The table is divided into three sub-tables summarizing the government’s daily debt operations. Below are descriptions of the three tables, with screenshots of what they look like in the Daily Treasury Statement:

Table III A

T3A | (Public Debt Transactions): This table summarizes sales and repayments of U.S. government debt:

Table III A

The table is broken into two ledgers – issues and redemptions. The issues represent sales of U.S. debt, while redemptions detail repayments. Redemptions minus issues equal the net change in the U.S. public debt each day, month and fiscal year to date. If redemptions are greater than issues, then the public debt shrinks; when issues outpace redemptions, the public debt grows.

The data can be accessed in Treasury.io by querying table “T3A” – short for Table III A.

T3A Fields and Definitions

Below are the fields and definitions for T3A (Public Debt Transactions). Fields marked in italics were added to the table by the API; all others are original to the data:

Field Datatype Definition
table text The name of the table containing the data, in this case Table III A
url text The URL for the text file containing the data on the Financial Management Service website
date text Date for debt transaction data contained in the table, in YYYY-MM-DD format
year_month text Year and month for debt transaction data contained in the table, in YYYY-MM format
year integer Year for debt transaction data contained in the table, in YYYY format
month integer Month for debt transaction data contained in the table, in ascending order from 1 (January) to 12 (December)
day integer Day of the month on which the debt transaction data took place
weekday text Day of the week on which the debt transaction took place (Monday thru Friday)
transaction_type text Indicates whether the transaction is a sale of U.S. government debt (“issue”) or a repayment (“redemption”)
debt_type text The type of debt being issued: “marketable” or “nonmarketable.” Marketable debt is sold to the public; nonmarketable debt is an I.O.U. between federal agencies and the U.S. Treasury
parent_item text Certain items have a parent classification that appears indented above them in Table III A. We call these parent_items. There are two parent_items in Table III A: “Bills,” which include the items “Cash Management Series” and “Regular Series,” and “United States Savings Securities,” which include the items “Cash Issue Price” and “Interest Increment.”
is_total integer Binary flag field indicating whether the debt transaction amount represents a total figure (1) or sub-component that adds up to the total (0). Exclude rows marked (1) from sum queries to prevent double-counting.
item text Indicates the debt being sold or repaid, standardized across time for variances in spelling and name. Please see the Treasury.io Field Definitions wiki page for definitions of the items in this table.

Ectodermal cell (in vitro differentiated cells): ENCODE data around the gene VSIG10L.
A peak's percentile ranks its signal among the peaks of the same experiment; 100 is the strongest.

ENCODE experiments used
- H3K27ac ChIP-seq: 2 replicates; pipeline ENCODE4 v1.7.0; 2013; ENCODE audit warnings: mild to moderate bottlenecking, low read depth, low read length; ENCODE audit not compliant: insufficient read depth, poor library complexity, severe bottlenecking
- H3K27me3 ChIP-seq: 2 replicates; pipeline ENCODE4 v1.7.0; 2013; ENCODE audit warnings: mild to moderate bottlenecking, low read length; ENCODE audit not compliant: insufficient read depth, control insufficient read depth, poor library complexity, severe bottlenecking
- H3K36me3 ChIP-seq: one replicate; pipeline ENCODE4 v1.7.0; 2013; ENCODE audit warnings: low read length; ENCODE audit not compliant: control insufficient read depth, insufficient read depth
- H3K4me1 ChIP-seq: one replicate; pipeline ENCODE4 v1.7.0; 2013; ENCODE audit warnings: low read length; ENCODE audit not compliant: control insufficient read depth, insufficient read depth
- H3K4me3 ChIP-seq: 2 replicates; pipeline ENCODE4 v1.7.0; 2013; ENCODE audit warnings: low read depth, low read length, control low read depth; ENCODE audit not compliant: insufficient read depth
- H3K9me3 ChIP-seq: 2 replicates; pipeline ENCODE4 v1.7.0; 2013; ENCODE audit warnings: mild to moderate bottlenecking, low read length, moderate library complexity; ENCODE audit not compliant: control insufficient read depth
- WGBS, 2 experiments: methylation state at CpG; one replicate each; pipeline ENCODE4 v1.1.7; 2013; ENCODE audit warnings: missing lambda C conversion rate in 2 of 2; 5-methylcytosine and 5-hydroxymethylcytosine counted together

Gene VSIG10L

item_raw text Item name in raw, unstandardized format
today real Amount of the debt sold or repaid on the date marked in the date field
mtd real Amount of the debt sold or repaid since the beginning of the month
fytd real Amount of the debt sold or repaid since the start of the federal government’s fiscal year, which begins October 1 each year
footnote real Contains any footnotes provided in the data

Table III B

T3B | (Adjustment of Public Debt Transactions to Cash Basis): This table converts sales and repayments of debt into a cash line item showing their impact on the Treasury’s Federal Reserve Account in Table II:

Table III B

The top half reconciles issues of public debt to a cash line item, while the bottom half reconciles repayments. Here is how the math works:

For debt issues:

“Public Debt Cash Issues (Table III-A)” is the starting line item to which:

Add:

  • Premium on New Issues

Why is this being added?

The premium represents the additional amount paid over the face value of U.S. debt. So it’s added to the amount reported in Table III A to get to the cash total.

Subtract:

  • Discount on New Issues – Bills and Bonds and Notes
  • Federal Financing Bank
  • Government Account Transactions
  • Hope Bonds
  • Interest Increment on United States Savings Securities
  • Inflation-Protected Securities Increment

Why are these being subtracted?

The discount on new issues represents the amount paid less than the face value of the debt paid being sold. It is subtracted from the amount reported in Table III A to get to the cash total.

The Federal Financing Bank, Government Account Transactions and Hope Bonds are subtracted because these are all methods of lending to other government agencies, so there is no net cash impact to the Treasury.

The Interest Increment on United States Savings Securities and Inflation-Protected Securities Increment represents interest that is accrued on these debts. The interest adds to the debt reported in Table III A but the cash value of the interest is only recognized when the debt is redeemed. So it must be subtracted to get to the cash impact to the Treasury.